Friday May 7. [7 May 1909] I am this evening the guest of the High Priest of the Devil Worshippers, Ali Beg. (They aren’t really Devil Worshippers, you know, though unfriendly people have so named them.) We reached his house at 10.30 this morning and he received me with the greatest affability, ordered coffee and insisted that I must stay with him. So firm was he on this head that I saw no way out of it, though I prefer my own tents once the season of fleas has begun. But Fattuh saved the situation with his usual tact and good manners. For having seen the room in which Ali Beg designed to place me, and found it to be hopping with fleas, he came back and explained with the best turned compliments that the tents were already in process of being pitched and if his Excellency didn’t mind, it would save trouble if we might sleep in them, and being at his door we should still be his Highness’s most grateful guests. Whereat Ali Beg replied that our pleasure was his and all was well. He and some of his people have long pointed curly beards; they look exactly like the heads on the Assyrian reliefs. 

I have seen Yezidis before, in the mountains N of Aleppo [Halab] and told Ali Beg that they had spoken to me of him as being the ruler of them all. “The ruler of us all” he said gravely “is God.” He took me then to see his wife, a very attractive woman. The Yezidi women are not veiled or secluded; she was dressed in a purple cotton robe, with a white veil wrapped round her head and chin (but not over her face) and a little black velvet cap holding it in its place. On her wrists were heavy gold bracelets set with turquoises. 

 

He sent me an enormous tray of lunch to my tents, rice and mutton and semolina pudding and excellent sour curds; there was enough for me and all my servants and soldiers. Then he gave me 2 guides and I rode with them and my 4 soldiers into the mountains to see the shrine of Sheikh Adi, which is the Yezidi holy place. (The reason I have 4 soldiers is that these mountains are very much disturbed, owing to the constant raids of the nomad Kurds. […]

Image: Mir Ali Beg (seated) – High Priest of the Yezidis, the Qawal stands to the right of him. The figure on the left is the Christian secretary, Fattuh stands directly behind Ali Beg. Colourised by the Yezidi Photo Archive

We rode for 2 hours up into the rocky hills and in and out over the folds of them, between oak trees and bushes of flowering hawthorn, and at last we dropped down into a deep valley, at the head of which, embosomed in mulberry and fig, is the tiny village and the shrine of Sheikh Adi. Ali Beg’s sister received and welcomed me and led me through the outer courts to the shrine. As she stood at the door in her long white robes and white veil she looked like some strange priestess; she kissed the door posts and murmured a prayer to Sheikh Adi before we entered. By the door a great snake is carved in relief upon the wall and painted black so that it catches your eye the moment you enter the peaceful little court. But I asked no questions. So we went into the shrine which was like a church with 2 aisles and no nave; and then she took me into a high chamber, pitch dark, in which stands the tomb of Sheikh Adi – I lighted it up with magnesian wire while she murmured prayers. Then we went into some underground chambers, through which a stream flows from basin to basin, passing through the wall of one room into another and finally out into a little court behind the sanctuary.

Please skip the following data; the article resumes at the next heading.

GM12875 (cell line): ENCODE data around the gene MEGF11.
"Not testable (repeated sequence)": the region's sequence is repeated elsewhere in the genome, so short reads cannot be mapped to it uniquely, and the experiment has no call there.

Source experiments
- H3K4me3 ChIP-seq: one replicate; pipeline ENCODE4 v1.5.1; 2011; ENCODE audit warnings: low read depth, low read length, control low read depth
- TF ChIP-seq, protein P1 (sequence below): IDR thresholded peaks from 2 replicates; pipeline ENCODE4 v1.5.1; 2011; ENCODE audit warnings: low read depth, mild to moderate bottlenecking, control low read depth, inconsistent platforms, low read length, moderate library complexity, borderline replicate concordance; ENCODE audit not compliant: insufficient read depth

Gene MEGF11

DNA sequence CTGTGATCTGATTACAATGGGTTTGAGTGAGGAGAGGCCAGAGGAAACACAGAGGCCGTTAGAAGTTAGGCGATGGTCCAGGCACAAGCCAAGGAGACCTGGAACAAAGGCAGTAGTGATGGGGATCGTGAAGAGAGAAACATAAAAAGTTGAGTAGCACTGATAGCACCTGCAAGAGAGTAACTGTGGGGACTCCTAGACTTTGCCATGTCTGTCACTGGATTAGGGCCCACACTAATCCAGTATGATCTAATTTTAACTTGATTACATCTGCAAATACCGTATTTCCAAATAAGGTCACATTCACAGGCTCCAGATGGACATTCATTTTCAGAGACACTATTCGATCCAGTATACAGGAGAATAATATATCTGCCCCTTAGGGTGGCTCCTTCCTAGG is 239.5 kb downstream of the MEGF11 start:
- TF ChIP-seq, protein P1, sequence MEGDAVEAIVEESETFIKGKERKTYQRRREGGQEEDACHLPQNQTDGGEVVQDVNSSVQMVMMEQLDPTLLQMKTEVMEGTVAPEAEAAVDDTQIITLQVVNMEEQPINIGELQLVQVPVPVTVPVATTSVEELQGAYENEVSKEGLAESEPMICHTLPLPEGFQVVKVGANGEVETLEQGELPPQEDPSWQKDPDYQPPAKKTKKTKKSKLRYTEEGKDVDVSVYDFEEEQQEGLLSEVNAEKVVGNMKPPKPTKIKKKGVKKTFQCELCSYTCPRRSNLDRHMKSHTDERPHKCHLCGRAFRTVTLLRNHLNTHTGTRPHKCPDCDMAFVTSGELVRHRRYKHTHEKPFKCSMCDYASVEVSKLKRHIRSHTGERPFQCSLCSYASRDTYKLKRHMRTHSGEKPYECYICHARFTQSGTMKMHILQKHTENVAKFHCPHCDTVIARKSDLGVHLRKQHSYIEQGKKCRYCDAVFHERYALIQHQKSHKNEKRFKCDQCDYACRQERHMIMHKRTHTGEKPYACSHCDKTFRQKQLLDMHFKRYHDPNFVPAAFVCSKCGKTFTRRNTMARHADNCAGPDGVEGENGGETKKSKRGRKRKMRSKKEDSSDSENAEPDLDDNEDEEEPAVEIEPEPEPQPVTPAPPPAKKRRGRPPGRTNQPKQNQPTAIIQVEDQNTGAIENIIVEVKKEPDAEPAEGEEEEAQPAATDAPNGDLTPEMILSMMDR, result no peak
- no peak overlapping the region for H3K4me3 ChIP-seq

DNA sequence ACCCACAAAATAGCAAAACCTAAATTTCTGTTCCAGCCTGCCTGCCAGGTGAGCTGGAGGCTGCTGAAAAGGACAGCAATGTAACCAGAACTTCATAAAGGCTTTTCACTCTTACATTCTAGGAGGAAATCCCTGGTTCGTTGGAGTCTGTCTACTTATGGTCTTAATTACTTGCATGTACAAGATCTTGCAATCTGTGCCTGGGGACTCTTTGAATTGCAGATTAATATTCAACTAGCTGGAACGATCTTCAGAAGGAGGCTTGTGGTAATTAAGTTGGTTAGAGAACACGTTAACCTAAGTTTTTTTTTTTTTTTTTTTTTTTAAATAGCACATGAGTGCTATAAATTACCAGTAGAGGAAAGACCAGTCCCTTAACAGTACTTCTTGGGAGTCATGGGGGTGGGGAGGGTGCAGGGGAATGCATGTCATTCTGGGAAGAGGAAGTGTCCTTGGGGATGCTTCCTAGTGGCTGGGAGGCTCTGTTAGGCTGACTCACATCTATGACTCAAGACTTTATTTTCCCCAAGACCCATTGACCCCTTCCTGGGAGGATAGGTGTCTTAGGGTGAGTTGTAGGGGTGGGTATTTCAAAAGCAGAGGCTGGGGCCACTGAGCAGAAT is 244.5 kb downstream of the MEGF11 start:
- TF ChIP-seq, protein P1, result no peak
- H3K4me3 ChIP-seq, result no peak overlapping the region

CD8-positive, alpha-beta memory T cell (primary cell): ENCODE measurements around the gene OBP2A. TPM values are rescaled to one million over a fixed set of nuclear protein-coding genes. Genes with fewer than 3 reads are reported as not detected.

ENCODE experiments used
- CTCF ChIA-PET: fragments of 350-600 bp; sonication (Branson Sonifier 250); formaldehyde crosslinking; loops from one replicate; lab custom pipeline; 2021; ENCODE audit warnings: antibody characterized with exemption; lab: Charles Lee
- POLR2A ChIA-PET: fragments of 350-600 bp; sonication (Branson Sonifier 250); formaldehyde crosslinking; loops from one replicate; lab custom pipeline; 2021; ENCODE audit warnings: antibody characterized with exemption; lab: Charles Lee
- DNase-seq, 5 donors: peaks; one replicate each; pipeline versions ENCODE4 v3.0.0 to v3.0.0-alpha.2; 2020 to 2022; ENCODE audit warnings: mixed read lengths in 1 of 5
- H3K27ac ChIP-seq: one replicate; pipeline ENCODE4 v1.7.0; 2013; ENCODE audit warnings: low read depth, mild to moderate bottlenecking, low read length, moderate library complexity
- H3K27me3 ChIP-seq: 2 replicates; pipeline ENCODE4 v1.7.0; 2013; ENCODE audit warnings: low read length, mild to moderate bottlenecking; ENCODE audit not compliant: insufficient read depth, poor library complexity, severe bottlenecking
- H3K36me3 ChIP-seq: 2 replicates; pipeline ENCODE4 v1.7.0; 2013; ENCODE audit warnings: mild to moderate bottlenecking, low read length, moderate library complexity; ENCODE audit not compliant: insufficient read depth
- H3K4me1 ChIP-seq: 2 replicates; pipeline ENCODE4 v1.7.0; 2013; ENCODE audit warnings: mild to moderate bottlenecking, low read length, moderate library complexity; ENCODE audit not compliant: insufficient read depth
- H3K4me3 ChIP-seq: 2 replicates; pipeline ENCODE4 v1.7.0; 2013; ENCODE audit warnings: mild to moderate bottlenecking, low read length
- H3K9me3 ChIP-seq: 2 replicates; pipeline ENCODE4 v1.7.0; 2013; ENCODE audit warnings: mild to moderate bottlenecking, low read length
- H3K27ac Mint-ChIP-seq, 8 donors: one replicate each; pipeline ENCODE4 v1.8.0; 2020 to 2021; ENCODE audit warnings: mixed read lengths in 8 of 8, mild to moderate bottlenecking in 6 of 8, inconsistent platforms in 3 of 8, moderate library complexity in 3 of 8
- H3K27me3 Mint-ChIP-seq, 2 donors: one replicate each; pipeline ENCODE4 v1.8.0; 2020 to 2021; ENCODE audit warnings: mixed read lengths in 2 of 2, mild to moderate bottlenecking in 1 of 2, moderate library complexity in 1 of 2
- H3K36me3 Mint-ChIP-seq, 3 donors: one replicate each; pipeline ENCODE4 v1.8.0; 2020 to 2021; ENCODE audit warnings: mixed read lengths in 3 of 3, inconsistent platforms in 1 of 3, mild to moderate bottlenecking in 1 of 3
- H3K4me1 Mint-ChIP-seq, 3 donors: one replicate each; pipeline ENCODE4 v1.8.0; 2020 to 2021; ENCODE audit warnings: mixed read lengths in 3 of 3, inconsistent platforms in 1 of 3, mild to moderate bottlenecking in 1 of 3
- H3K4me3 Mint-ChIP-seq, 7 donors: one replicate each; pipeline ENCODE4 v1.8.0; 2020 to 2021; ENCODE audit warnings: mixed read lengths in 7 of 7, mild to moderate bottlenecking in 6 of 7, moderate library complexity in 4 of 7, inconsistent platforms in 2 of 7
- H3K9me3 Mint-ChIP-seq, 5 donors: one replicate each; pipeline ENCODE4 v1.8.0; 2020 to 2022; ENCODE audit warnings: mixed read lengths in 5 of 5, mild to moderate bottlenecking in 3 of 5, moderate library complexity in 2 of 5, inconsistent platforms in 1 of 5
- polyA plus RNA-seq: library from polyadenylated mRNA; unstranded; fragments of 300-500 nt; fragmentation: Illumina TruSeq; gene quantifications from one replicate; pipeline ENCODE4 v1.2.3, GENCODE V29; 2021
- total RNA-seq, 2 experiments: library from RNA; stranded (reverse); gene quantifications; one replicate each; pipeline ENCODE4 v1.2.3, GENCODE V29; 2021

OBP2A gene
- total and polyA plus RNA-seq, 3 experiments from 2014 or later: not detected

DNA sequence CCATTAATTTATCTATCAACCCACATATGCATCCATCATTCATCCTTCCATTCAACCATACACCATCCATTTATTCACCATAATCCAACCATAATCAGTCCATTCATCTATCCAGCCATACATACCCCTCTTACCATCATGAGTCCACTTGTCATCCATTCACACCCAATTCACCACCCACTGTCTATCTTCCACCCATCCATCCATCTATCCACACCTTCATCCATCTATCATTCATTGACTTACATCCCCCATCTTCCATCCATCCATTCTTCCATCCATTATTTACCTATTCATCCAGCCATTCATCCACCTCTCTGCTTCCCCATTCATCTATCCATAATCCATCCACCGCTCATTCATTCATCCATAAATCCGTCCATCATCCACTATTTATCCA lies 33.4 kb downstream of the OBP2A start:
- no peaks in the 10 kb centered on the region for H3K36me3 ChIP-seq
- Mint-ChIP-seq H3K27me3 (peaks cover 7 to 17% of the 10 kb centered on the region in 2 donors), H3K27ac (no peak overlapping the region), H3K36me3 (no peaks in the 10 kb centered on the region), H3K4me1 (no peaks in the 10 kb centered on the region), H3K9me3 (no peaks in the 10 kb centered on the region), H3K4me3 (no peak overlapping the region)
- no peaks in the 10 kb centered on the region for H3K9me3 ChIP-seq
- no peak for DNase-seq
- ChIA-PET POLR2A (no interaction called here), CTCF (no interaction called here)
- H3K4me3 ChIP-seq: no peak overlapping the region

The water flowed indiscriminately over the floor of the chamber and I took off my stockings – my boots I had taken off when I entered the shrine – and paddled about over sharp pebbles following my priestess with her oil lamp. She turned to me in the middle and said “Aren’t you afraid? I am afraid.” But I wasn’t, probably because I did not know how holy it all was. She was very anxious to kill a lamb and make me a feast, but I succeeded in dissuading her and we compromised by my accepting bowls of milk and piles of bread which my guides and I shared between us. So we rode back over the mountains and got into camp at 6 o’clock. Ali Beg sent me out a dinner as ample as the lunch and then his little son, Sa’ad Beg, a charming boy, came and fetched me and I sat with them for an hour and came back to bed.

I lighted the place up with magnesian wire. Then into a long vaulted chamber filled with oil jars – all the door posts were oiled and the Khatun kissed them all. Then into a long vaulted corridor which runs along the N side of the inner court. We then went back to the first small domed room and she took me alone down a little way into a chamber running from N to S with water coming out of the rock on the N side and running into a tank at the S end. To the E it was allowed to escape through a hole in the wall into another longish chamber running E and W and so by a winding vaulted passage (all was very dark) into another E and W chamber. It passed through the E wall outside. The Khatun lives to the S of the shrine and here ‘Ali Beg lodges at the ‘Id. We sat under the mulberry trees and drank milk and so rode home.  

Dreadfully hot. Reached Al Kosh at 12.20. Turned up soon after by the Wadi Bel Dewa’i, very charming with a rushing stream in it, and over a pass which brought us out onto a broad green plain between the Jebel Al Kosh and the J. Dohuk. A Yezidi village at the foot of the pass but the plain is almost uninhabited and little cultivated owing to the depredations of the Kurds. ‘Ali Beg gives Sheikh Nuri large sums every year but he will not leave his villages in peace. At 3 we came to Rakabat which was completely looted two years ago by Sheikh Nuri; the people have only just come back. At 3.45 we reached {Tell} Gre Pahn (ie Tell Arid) and found our tents pitched on the broad mound. They had come in an hour ago. 1900. Delicious wind from the E. This village also is Yezidi. They say here, and so said Kas Elyas, that this year the world is aman – he attributed it to the new govt.